ray-ray

ray-ray

Lives in United States USA, TX, United States
Works as a IT Professional / Graphic Artist
Has a website at http://www.rayalstrom.com
Joined on Nov 28, 2002
About me:

Nikon D5100
Fujifilm X100
Fujifilm X20
Fujifilm HS50EXR

Comments

Total: 10, showing: 1 – 10
In reply to:

ZAnton: Have this program on my office computer. Extremely, epically stupid and unlogical user interface.
Although I am pretty fluent with PS, I spend 2 hours TRYING to do very simple things. Finally I used a combination of MS Office Picture Manager and PowerPoint instead.
The other day it took me 40 minutes to paint dots on the map (print screen) to show the way from a railway station to the office. Then I spent 20 minutes trying to save it (it saved only the BG layer). Failed.
Same evening at home, I did same thing with PS in 2 minutes.

It seems that they were thinking like that:
"PS has this button bottom left - we'll make it top right! "
"PS calls this function "resize" - we'll call it "pixel count variation""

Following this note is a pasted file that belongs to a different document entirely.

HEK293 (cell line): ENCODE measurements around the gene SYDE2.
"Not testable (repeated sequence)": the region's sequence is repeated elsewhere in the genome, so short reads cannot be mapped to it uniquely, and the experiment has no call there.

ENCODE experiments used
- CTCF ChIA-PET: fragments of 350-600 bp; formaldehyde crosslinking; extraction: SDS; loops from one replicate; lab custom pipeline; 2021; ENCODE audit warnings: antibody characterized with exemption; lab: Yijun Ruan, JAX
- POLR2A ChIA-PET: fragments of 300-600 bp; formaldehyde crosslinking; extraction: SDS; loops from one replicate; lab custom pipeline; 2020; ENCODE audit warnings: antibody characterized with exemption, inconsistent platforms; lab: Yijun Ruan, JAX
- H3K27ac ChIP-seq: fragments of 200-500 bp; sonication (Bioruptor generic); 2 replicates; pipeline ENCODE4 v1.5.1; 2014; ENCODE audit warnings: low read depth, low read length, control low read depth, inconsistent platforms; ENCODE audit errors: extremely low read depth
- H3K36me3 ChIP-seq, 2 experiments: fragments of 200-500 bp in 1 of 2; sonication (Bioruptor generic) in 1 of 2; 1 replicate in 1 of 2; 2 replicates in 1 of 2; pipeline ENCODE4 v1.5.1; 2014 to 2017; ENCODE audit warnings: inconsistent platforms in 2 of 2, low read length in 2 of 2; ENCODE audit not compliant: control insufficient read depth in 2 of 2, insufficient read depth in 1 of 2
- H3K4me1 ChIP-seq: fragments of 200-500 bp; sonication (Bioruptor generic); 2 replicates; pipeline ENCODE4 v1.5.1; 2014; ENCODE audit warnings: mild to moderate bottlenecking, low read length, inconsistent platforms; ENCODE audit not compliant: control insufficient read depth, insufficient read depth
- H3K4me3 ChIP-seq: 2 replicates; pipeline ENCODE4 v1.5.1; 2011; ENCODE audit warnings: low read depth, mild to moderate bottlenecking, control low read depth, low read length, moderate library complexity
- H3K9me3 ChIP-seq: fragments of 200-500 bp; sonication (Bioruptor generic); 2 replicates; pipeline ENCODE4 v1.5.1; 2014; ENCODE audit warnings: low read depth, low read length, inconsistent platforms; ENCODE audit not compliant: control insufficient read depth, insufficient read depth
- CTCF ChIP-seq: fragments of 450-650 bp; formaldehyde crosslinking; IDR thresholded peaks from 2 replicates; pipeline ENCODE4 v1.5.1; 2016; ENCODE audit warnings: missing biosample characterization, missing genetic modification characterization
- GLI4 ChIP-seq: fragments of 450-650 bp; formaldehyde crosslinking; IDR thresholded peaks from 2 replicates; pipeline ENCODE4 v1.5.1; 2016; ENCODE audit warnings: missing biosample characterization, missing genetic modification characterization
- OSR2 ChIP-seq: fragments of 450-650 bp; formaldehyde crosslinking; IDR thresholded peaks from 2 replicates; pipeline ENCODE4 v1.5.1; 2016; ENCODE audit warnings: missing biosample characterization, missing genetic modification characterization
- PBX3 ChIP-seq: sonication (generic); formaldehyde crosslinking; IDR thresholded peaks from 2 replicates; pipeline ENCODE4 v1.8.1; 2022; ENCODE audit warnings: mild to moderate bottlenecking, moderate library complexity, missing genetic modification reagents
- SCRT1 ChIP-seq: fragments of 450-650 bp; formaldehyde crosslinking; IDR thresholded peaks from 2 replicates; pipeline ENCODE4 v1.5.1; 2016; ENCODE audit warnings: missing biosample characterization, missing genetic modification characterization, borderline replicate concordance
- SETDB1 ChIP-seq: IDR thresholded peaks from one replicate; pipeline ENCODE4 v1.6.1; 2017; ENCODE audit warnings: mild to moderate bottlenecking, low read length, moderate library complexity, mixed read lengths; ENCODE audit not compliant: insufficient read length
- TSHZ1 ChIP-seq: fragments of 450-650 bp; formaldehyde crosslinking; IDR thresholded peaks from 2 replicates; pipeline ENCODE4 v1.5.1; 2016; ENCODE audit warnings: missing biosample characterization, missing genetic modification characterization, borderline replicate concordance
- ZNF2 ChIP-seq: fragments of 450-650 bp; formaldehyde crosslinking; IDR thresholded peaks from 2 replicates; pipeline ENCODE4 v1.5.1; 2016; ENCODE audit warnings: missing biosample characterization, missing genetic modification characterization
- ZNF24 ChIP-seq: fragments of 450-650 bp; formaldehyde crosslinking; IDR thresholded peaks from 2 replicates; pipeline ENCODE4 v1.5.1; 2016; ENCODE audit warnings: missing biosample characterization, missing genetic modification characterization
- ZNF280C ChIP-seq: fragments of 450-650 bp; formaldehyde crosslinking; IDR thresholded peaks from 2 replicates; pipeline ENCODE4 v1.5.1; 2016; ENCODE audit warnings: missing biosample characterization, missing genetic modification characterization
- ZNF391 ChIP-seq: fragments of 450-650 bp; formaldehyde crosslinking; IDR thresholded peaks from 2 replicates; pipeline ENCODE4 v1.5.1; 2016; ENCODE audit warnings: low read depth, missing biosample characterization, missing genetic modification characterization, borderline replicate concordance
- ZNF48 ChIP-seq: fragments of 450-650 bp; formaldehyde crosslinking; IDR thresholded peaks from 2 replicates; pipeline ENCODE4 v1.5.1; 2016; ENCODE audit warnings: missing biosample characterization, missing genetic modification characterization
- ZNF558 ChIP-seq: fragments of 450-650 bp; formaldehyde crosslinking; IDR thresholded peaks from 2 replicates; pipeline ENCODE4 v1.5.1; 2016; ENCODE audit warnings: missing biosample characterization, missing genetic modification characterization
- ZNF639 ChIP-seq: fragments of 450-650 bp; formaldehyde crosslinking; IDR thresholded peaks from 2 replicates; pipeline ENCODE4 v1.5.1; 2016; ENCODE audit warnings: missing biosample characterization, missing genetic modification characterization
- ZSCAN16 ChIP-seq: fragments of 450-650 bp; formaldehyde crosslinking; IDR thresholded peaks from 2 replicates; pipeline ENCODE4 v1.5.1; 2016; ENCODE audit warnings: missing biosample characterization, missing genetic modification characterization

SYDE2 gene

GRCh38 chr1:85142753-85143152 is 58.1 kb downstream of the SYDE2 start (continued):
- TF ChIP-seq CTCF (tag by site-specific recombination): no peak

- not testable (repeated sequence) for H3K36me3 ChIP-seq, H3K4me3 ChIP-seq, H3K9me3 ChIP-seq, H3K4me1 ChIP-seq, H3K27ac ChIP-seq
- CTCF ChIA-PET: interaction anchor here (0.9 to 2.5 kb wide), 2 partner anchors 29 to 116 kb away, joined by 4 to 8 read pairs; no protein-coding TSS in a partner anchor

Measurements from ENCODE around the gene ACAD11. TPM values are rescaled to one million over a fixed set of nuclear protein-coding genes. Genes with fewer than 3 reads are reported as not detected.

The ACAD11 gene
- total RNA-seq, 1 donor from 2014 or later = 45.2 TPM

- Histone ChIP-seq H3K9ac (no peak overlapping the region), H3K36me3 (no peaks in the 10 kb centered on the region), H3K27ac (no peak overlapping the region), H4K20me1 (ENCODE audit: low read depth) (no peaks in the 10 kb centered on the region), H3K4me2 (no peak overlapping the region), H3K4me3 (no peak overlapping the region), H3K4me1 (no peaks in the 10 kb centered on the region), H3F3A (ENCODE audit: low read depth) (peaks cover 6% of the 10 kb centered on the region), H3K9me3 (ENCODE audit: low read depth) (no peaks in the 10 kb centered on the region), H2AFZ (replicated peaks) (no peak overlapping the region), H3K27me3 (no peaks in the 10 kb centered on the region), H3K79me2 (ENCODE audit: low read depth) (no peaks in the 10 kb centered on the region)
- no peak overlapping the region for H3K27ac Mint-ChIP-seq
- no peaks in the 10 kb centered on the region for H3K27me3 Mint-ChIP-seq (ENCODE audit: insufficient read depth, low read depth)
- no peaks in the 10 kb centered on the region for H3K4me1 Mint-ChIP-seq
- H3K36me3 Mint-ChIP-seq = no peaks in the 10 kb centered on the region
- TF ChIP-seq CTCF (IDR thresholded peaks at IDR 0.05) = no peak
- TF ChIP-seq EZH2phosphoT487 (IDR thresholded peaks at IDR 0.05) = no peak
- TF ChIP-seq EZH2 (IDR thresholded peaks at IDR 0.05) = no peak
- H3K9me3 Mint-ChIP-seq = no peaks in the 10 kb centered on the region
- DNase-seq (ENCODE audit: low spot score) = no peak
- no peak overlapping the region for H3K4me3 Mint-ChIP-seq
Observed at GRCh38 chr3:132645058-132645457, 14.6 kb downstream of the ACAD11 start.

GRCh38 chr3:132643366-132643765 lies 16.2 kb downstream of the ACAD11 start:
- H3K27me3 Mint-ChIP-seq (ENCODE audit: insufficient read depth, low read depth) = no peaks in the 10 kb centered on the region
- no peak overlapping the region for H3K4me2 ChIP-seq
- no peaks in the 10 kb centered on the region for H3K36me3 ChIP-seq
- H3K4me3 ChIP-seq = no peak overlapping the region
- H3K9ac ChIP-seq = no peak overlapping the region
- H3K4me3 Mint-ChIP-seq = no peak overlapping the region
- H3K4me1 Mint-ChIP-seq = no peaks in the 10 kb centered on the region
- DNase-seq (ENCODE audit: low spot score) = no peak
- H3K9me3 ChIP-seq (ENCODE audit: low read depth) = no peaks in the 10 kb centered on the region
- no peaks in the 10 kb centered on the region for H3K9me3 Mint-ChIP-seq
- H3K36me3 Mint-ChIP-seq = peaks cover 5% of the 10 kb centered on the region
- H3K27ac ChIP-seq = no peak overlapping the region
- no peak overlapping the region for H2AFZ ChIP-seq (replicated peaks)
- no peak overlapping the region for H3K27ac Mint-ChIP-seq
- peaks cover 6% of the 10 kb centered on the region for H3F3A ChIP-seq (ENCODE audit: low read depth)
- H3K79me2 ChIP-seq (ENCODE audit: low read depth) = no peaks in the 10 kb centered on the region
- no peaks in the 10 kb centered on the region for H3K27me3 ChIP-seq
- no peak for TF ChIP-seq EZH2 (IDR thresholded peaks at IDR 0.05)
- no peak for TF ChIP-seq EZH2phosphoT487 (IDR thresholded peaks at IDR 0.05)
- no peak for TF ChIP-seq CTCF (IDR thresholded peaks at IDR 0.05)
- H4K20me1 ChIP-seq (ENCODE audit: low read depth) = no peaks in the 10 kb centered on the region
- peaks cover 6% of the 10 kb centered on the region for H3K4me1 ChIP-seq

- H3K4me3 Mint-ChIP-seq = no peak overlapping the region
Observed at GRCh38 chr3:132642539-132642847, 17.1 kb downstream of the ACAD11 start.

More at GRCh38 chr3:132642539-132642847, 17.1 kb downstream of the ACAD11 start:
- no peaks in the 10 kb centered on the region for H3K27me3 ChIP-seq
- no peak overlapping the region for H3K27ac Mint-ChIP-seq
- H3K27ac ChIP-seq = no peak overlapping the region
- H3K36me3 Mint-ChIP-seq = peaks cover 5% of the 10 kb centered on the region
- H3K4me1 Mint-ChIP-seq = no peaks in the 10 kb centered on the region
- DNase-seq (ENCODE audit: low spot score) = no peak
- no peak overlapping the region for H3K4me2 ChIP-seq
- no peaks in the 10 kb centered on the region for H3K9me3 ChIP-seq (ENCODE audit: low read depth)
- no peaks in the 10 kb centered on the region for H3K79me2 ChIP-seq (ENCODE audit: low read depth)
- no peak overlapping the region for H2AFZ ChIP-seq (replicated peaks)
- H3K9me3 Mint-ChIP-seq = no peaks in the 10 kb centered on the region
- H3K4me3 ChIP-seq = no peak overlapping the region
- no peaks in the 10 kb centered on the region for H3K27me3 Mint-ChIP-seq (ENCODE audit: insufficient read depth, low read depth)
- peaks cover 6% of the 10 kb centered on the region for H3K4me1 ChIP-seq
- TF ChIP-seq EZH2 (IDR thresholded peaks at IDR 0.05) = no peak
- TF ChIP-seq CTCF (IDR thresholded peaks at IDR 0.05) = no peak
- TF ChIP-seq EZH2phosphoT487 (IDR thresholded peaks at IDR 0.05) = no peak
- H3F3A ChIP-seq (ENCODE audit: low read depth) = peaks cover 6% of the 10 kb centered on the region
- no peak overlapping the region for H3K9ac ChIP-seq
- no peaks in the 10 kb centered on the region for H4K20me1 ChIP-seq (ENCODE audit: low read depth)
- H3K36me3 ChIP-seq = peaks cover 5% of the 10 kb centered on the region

I will admit that I've found that those individuals that had first gotten their feet wet with Adobe, be it Photoshop, Illustrator - even InDesign - are the ones who seem to have more difficulty with PSP. The problem lies in methodology. I'm simply stating that having a thorough understanding of the methodology of both programs, I find PSP to be more logical. Not everyone's brain works the same, though. Apparently, I'm not alone in my observations because there are many PSP forums and usergroups with people more talented than myself.

Direct link | Posted on Aug 31, 2014 at 04:57 UTC
In reply to:

ZAnton: Have this program on my office computer. Extremely, epically stupid and unlogical user interface.
Although I am pretty fluent with PS, I spend 2 hours TRYING to do very simple things. Finally I used a combination of MS Office Picture Manager and PowerPoint instead.
The other day it took me 40 minutes to paint dots on the map (print screen) to show the way from a railway station to the office. Then I spent 20 minutes trying to save it (it saved only the BG layer). Failed.
Same evening at home, I did same thing with PS in 2 minutes.

It seems that they were thinking like that:
"PS has this button bottom left - we'll make it top right! "
"PS calls this function "resize" - we'll call it "pixel count variation""